The Association of Pool & Spa Professionals rolled out an online and modularized version of its...
No matter how low e-commerce retailers price their products, brick-and-mortar retailers have a big...
At the height of pool season, there’s nothing more valuable than time. Pool professionals,...
It sounds radical and way out there but it's easy to do and it works. You really can do this. Best of all, it uses muriatic acid which is cheap and something that is free — air.
In a typical pool, pH is maintained at a recommended level of minimum 7.2 and a maximum of 7.8 with the ideal range of 7.4 to 7.6 (per APSP and many health department guidelines). The total alkalinity is maintained at a minimum of 80 ppm to a maximum of 160 ppm, with an ideal range of 100 ppm to 140 ppm.
If the pH and alkalinity are both higher than recommended levels, muriatic acid (HCl 31.4 percent), dry acid (sodium bisulfate, NaHSO4), sulfuric acid (H2SO4) are added or carbon dioxide (CO2) is injected to lower them. However, pH is a logarithmic value and total alkalinity is linear, so they will not be lowered or raised at the same rate.
So a service tech, commercial pool operator or pool dealer is faced with lowering either pH or total alkalinity too much or not enough. If enough acid is added to adjust the pH to the recommended range, then the alkalinity will be too high. If enough acid is added to adjust the total alkalinity to the proper level, then the pH will be too low.
When the pH is a little low (about 7.1 or 7.2) and the total alkalinity is near recommended levels, adding soda ash will bring both up to proper levels. However, if pH is low and total alkalinity is OK, there has not been a practical way to raise only the pH.
You can't add a strong acid (muriatic) and then later add a strong base (soda ash) and expect the total alkalinity not to change. These two chemicals exactly cancel each other out, assuming you add amounts to end up at the same pH that you started with. This is the classic "yo-yo" effect, though in practice it's even worse because people often use soda ash to raise the pH, which actually increases the total alkalinity even more, so you end up with a higher total alkalinity than when you started! The only way to lower TA is to physically remove some of the carbonates in the pool, and by "carbonates" I mean the collection of chemical species that are in equilibrium — carbonate ion (CO3-2), bicarbonate ion (HCO3–), carbonic acid (H2CO3) and aqueous (dissolved) carbon dioxide.
In theory, one could intentionally form calcium carbonate by over-saturating the water — significantly raising the pH and then physically removing the precipitate. But doing that can cause scale to form on pool surfaces and in pipes and equipment. And it is not a precipitate that is easily removed. In addition, the high pH can cause metal staining if metals are in the water. If there were a chemical that strongly precipitated carbonate without forming scale, that would be great (similar to the lanthanum based products that precipitate phosphates for algae control), but there isn't any.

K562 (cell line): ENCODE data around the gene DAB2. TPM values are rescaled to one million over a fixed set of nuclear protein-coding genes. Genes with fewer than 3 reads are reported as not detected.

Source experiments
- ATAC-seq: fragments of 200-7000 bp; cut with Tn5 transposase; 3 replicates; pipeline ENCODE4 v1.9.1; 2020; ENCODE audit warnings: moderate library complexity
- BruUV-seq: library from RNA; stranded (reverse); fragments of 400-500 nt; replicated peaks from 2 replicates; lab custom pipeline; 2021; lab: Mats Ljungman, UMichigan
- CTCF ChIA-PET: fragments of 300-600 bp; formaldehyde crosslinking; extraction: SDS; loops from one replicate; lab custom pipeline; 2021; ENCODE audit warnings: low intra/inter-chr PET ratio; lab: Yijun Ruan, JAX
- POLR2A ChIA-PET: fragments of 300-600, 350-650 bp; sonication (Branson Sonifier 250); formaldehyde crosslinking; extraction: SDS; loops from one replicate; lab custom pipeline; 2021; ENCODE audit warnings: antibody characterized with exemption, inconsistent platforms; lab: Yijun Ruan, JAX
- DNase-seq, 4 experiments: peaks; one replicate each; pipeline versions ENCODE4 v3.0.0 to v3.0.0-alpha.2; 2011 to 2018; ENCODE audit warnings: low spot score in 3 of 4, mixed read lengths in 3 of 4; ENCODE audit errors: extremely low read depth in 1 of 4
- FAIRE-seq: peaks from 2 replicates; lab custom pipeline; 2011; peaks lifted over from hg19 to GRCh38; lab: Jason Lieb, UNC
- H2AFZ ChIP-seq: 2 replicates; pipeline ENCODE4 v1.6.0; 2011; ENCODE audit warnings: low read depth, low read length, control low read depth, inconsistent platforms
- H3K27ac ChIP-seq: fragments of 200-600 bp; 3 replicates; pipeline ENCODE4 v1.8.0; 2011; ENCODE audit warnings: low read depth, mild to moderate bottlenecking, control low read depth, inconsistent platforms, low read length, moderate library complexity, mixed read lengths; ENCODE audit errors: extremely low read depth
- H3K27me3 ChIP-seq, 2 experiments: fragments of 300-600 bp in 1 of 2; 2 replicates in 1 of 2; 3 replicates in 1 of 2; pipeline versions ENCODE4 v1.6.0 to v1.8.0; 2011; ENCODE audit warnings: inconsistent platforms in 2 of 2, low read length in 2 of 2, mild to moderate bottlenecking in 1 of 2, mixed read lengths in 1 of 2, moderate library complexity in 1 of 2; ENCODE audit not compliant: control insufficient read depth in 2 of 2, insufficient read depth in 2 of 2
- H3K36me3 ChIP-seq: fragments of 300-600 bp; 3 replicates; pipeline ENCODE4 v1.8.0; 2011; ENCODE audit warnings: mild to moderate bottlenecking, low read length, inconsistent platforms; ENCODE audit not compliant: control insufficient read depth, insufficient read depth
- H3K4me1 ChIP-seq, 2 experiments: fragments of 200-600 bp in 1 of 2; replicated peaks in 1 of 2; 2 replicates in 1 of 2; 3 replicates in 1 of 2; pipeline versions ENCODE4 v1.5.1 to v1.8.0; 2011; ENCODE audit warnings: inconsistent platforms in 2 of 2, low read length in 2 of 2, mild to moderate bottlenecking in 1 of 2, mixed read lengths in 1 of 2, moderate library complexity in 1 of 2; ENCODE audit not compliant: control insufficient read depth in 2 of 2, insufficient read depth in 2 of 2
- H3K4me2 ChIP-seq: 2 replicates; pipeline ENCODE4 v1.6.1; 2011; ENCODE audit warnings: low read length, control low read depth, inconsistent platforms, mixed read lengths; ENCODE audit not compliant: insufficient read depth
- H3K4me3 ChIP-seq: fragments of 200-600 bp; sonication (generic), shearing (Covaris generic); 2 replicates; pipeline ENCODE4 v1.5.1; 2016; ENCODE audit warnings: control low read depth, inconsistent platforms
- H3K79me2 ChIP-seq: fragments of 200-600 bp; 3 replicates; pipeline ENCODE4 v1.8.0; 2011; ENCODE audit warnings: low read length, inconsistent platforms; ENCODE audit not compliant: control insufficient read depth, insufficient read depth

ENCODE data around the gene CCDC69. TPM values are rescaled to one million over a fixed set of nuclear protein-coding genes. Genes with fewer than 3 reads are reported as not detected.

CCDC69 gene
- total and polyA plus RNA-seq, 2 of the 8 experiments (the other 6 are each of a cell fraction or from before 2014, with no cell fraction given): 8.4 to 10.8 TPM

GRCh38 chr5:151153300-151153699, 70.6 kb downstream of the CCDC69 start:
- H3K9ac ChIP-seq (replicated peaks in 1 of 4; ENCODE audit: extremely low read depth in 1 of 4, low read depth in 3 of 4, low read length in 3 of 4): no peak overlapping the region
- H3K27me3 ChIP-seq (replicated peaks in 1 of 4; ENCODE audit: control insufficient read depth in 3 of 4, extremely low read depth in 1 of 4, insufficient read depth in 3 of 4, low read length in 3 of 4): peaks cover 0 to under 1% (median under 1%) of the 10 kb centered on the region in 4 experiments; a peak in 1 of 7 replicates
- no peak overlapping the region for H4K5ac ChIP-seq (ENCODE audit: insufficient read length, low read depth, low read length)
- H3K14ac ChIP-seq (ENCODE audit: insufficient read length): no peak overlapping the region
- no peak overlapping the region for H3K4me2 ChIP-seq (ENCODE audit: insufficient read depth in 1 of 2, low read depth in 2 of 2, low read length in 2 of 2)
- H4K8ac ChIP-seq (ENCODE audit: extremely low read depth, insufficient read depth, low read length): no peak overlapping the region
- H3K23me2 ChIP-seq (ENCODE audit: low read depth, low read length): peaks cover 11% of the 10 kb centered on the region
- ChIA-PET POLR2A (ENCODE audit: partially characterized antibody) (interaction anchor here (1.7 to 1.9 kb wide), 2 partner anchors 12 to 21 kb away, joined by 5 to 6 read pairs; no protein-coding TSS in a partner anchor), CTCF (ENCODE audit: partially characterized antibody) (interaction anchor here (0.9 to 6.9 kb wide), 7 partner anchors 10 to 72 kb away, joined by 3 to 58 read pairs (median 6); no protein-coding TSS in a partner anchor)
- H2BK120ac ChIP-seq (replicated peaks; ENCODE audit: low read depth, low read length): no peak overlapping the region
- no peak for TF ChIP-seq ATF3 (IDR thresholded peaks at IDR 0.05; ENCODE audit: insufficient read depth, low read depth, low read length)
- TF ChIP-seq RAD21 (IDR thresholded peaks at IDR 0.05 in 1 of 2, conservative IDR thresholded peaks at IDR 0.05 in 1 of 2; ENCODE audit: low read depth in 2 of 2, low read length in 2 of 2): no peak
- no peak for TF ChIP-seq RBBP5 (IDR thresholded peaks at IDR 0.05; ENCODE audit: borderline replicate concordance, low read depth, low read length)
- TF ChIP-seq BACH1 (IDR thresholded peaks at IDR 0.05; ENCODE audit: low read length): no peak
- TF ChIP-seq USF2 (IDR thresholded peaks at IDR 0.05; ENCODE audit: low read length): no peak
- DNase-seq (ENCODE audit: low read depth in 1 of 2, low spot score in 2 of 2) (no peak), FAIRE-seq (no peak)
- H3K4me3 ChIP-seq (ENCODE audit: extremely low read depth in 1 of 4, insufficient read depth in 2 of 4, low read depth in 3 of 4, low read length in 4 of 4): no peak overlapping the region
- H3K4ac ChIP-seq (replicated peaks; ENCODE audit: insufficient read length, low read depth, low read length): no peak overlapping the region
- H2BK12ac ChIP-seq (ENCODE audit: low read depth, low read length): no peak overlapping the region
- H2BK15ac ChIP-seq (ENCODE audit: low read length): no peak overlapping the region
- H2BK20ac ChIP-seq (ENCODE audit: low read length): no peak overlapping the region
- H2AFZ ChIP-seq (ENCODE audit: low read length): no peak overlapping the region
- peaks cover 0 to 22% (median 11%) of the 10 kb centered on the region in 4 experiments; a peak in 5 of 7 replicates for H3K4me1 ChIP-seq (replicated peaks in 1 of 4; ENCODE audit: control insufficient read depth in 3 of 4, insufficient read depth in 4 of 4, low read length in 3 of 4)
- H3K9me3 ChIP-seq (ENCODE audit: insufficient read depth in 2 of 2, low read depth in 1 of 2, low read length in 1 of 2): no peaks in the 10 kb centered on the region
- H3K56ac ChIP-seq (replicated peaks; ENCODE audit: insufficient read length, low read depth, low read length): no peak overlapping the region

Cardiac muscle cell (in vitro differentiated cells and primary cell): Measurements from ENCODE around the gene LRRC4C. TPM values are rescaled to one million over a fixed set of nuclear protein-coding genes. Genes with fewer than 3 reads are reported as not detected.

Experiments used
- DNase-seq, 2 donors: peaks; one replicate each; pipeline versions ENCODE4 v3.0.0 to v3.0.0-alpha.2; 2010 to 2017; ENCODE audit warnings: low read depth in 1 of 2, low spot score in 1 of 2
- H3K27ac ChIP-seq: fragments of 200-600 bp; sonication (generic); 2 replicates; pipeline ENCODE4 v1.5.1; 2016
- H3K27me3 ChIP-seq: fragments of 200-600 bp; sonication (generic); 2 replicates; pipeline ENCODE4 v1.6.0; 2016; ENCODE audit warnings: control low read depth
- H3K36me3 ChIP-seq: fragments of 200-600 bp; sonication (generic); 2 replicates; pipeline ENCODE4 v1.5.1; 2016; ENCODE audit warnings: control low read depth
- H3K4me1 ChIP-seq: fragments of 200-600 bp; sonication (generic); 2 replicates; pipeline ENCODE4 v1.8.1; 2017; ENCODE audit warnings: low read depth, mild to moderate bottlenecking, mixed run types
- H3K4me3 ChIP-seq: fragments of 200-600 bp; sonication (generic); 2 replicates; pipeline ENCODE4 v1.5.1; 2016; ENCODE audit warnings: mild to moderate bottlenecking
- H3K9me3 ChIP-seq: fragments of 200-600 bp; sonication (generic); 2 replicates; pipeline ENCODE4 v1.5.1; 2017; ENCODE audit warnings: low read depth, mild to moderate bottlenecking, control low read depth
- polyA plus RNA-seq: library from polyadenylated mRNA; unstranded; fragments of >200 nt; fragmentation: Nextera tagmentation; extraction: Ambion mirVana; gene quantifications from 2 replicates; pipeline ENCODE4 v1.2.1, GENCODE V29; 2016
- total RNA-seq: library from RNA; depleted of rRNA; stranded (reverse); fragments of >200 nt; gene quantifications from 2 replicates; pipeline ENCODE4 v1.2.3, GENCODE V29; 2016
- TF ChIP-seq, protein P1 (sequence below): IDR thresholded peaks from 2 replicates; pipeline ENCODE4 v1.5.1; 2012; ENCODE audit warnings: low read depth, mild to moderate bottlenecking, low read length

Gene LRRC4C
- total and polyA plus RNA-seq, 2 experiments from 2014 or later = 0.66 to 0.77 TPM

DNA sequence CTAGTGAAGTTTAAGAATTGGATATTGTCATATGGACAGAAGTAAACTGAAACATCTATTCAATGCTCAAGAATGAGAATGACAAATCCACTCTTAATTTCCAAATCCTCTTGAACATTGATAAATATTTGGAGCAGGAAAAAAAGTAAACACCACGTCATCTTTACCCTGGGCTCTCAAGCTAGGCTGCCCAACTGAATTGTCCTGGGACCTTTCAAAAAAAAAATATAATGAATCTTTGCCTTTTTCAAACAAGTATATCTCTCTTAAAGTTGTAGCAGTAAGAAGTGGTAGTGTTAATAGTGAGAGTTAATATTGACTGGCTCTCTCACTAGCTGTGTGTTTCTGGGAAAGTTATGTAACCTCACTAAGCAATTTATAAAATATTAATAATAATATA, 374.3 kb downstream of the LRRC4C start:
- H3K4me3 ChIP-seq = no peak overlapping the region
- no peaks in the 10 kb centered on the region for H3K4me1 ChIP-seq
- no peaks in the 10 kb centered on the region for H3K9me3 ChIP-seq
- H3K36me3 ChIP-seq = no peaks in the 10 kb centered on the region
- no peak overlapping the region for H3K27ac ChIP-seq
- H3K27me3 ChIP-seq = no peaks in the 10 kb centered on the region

The best way of removing the carbonates in the water is to aerate the water to remove carbon dioxide (CO2) since the pool is over-saturated in the first place.
Lowering the pH significantly will increase the amount of carbonates that are in the form of carbon dioxide in the water and that will increase the rate of outgassing (carbon dioxide leaving thewater). Aeration will also increase this rate of outgassing. As the carbon dioxide outgases, the pH rises with no change in total alkalinity. You can then add acid to lower both pH and TA with the net effect of lowering only the TA.
In other words, add acid until the alkalinity reaches about 90 to 100 ppm. Then aerate until the pH rises to 7.4 to 7.6.
The main rule to keep in mind is that it takes 25.6 oz. of full-strength muriatic acid (31.45 percent hydrochloric acid) to lower the total alkalinity by 10 ppm in 10,000 gallons. The problem: If one adds enough acid to lower the total alkalinity all at once, the pH can get very low. Now, let's see how low it would actually go in some extreme cases.
Case StudyFor this example, assume there are no borates, the cyanuric acid is 30 ppm and the pH is starting out at 7.8 (if it's at 7.5 and is stable, then the total alkalinity probably doesn't need to be lowered, but usually high total-alkalinity pools are high in pH as well). If one lowers the total alkalinity from 200 ppm to 80 ppm, the pH would drop to 6.1. If one lowered the total alkalinity from 300 ppm to 80 ppm, the pH would drop to 5.8. So you can see that even extreme additions of acid to lower the total alkalinity, at least to 80 ppm, don't get the pH much below 6.0. While such a pH is not good in the long-term, having the pH at that level for a relatively short time — less than a day — is not a disaster. At such a low pH, carbon dioxide will be driven from the water fairly quickly since there is 220 to 440 times more carbon dioxide in the water as the equilibrium amount with the air above the water.
Add the Acid The key to adding such large quantities of acid to the pool is to avoid overdosing in one place, as that could damage the plaster. Adding the acid slowly over a return flow with the pump running, and then brushing to ensure thorough mixing, will prevent the pH from getting too low in one spot, potentially damaging the plaster. (And obviously, one doesn't want a return fitting pointing up when adding the acid because you don't want it splashing back at you.)
Add the Air Simply doing things like pointing the returns upwards and running the pump on high to create surface disturbance will aerate the water reasonably well. One could also add an aerator to a standard return.
If there are waterfalls, fountains, spillovers, etc., turning those on will also help. Even better: an air compressor with a head that has many tiny holes. It would produce lots of small bubbles and, when that end is placed in the deep end, the bubbles would spend as much time in the water as possible.
The idea is to increase the air-water surface area as much as possible, for as long as possible.
Below is a video created by Rudy Stankowitz of Aquatic Facility Training & Consultants that demonstrates this process. (Note: This video is sped up 4x; the actual change in pH took about 4 minutes.)